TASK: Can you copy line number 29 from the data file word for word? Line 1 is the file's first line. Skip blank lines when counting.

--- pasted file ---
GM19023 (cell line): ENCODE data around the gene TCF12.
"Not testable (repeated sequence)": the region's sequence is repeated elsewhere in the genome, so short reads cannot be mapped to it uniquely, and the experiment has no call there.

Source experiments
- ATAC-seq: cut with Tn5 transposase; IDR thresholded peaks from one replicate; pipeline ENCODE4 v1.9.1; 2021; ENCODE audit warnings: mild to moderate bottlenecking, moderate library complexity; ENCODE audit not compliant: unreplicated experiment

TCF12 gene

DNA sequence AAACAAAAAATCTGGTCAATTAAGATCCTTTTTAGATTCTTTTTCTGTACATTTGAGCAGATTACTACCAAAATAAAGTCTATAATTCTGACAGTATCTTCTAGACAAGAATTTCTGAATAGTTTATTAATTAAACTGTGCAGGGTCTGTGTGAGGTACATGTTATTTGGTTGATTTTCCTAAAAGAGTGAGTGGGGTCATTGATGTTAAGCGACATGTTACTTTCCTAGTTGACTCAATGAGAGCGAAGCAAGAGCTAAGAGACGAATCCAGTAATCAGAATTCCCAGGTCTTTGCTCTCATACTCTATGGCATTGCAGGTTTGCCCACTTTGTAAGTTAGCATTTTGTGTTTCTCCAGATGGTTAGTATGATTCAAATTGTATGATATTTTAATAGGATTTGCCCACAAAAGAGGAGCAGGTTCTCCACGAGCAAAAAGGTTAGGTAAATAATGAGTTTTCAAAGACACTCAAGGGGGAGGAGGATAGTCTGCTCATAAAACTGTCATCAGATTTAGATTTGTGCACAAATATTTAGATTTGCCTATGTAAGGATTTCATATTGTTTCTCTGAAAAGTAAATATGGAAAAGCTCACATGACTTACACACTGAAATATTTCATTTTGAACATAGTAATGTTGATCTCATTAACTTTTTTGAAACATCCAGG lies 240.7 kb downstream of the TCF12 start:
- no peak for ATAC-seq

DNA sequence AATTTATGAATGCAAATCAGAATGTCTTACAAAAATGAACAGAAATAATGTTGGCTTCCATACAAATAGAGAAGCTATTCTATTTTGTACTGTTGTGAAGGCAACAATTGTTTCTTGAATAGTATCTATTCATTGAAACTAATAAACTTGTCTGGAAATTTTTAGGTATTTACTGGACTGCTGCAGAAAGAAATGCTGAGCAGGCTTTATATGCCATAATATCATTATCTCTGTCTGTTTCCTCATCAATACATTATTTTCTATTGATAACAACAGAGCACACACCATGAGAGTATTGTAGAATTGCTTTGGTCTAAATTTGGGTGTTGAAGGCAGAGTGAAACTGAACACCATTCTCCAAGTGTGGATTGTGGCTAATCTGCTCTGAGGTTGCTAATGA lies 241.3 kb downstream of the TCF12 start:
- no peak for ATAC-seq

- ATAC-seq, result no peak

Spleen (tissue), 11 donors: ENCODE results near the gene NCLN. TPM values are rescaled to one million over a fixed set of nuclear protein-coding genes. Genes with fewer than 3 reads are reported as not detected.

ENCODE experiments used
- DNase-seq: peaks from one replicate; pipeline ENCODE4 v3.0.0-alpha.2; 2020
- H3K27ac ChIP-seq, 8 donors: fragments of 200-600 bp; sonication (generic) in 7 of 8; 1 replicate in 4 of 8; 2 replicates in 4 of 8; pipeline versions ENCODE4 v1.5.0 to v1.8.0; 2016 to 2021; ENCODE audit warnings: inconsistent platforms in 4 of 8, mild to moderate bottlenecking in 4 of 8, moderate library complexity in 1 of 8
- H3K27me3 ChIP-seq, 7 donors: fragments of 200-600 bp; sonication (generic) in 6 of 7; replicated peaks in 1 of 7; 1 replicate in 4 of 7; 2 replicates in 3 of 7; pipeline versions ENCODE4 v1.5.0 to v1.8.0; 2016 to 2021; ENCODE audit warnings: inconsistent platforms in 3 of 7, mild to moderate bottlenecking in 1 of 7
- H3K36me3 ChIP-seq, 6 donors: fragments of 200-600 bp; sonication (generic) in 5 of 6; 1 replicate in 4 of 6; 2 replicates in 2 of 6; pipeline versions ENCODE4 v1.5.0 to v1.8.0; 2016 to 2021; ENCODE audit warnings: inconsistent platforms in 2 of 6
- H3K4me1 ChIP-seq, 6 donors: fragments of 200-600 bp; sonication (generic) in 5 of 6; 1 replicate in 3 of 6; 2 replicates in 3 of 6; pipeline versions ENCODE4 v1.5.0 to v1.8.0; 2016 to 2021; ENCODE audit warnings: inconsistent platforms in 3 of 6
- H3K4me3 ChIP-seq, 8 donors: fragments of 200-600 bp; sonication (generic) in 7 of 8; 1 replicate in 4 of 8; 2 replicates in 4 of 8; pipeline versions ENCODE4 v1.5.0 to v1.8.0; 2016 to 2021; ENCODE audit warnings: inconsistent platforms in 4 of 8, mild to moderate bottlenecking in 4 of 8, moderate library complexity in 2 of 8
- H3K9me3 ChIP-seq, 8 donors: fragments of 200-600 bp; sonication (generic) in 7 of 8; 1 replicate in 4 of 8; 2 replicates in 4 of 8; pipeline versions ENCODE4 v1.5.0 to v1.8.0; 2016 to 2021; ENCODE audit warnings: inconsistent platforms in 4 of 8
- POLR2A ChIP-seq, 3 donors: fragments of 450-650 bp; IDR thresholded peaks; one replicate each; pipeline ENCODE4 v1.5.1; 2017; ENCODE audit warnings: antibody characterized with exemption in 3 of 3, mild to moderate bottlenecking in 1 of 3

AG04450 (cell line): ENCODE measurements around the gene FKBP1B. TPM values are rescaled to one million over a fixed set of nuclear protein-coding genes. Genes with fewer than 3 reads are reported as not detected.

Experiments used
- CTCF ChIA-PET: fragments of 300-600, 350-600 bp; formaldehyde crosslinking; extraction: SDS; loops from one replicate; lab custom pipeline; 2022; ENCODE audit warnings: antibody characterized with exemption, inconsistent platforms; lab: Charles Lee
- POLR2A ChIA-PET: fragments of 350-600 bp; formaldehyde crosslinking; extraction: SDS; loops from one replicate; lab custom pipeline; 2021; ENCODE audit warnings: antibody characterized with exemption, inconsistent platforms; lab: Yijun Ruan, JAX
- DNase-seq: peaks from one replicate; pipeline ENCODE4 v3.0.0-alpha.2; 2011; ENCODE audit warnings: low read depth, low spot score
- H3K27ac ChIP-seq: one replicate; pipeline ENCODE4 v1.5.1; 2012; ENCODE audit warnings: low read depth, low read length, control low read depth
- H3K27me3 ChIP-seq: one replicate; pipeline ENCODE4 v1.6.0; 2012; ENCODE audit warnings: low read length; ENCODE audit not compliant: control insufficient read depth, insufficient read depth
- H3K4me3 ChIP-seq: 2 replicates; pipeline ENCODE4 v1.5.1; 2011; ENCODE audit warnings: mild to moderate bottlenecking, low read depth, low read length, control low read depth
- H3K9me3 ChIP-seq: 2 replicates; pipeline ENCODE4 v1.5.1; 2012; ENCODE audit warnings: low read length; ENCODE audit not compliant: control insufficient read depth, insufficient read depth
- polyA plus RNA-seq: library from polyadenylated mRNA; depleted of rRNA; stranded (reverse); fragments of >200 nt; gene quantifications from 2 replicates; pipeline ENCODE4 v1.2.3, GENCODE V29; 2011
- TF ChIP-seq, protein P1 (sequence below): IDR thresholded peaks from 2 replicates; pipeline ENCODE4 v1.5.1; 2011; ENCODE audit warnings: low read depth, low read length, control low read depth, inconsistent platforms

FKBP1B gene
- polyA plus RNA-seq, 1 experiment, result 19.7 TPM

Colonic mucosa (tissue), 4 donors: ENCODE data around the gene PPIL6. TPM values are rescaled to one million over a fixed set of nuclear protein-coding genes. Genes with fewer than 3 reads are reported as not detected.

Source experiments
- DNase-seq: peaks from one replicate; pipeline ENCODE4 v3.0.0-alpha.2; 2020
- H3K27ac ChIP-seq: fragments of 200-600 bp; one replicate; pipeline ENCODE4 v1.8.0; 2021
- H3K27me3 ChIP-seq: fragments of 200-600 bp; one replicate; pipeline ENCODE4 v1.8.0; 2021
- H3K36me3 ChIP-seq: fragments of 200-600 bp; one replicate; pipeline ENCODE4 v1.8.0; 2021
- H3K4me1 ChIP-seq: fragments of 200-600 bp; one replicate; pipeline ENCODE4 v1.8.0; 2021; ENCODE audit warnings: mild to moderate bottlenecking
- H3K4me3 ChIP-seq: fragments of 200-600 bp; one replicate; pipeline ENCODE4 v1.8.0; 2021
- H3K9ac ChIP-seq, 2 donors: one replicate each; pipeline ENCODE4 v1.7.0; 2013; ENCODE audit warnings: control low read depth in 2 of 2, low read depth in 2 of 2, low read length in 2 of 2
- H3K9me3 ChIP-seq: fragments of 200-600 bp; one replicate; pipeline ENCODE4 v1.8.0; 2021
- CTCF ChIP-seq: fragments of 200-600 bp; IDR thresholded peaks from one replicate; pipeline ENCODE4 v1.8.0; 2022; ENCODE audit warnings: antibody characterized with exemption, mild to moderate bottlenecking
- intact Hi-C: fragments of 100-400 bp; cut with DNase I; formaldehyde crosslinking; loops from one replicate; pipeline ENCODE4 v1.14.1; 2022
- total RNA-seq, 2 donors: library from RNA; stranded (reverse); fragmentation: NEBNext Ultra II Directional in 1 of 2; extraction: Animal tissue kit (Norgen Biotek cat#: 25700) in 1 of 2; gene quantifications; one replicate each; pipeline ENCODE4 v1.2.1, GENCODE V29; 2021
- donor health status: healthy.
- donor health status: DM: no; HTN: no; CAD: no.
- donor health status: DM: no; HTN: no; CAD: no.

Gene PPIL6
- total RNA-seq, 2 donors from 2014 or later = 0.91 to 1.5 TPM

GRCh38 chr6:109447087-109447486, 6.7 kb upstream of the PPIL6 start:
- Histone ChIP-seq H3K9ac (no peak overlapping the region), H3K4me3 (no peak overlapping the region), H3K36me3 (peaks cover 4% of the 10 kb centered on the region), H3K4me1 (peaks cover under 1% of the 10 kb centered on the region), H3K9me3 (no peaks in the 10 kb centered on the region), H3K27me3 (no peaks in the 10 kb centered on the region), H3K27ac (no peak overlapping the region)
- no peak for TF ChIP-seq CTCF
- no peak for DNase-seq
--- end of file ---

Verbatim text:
- H3K9me3 ChIP-seq: 2 replicates; pipeline ENCODE4 v1.5.1; 2012; ENCODE audit warnings: low read length; ENCODE audit not compliant: control insufficient read depth, insufficient read depth